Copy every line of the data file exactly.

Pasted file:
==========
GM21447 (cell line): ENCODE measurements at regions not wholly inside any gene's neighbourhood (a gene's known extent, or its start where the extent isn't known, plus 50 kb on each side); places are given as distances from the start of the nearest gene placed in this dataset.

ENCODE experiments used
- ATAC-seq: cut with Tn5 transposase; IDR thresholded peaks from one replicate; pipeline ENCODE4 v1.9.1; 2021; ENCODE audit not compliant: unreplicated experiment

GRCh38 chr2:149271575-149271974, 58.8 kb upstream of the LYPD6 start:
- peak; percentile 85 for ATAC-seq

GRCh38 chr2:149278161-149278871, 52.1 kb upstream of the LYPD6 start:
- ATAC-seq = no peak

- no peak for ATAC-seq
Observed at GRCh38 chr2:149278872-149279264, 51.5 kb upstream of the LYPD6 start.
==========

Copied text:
GM21447 (cell line): ENCODE measurements at regions not wholly inside any gene's neighbourhood (a gene's known extent, or its start where the extent isn't known, plus 50 kb on each side); places are given as distances from the start of the nearest gene placed in this dataset.

ENCODE experiments used
- ATAC-seq: cut with Tn5 transposase; IDR thresholded peaks from one replicate; pipeline ENCODE4 v1.9.1; 2021; ENCODE audit not compliant: unreplicated experiment

GRCh38 chr2:149271575-149271974, 58.8 kb upstream of the LYPD6 start:
- peak; percentile 85 for ATAC-seq

GRCh38 chr2:149278161-149278871, 52.1 kb upstream of the LYPD6 start:
- ATAC-seq = no peak

- no peak for ATAC-seq
Observed at GRCh38 chr2:149278872-149279264, 51.5 kb upstream of the LYPD6 start.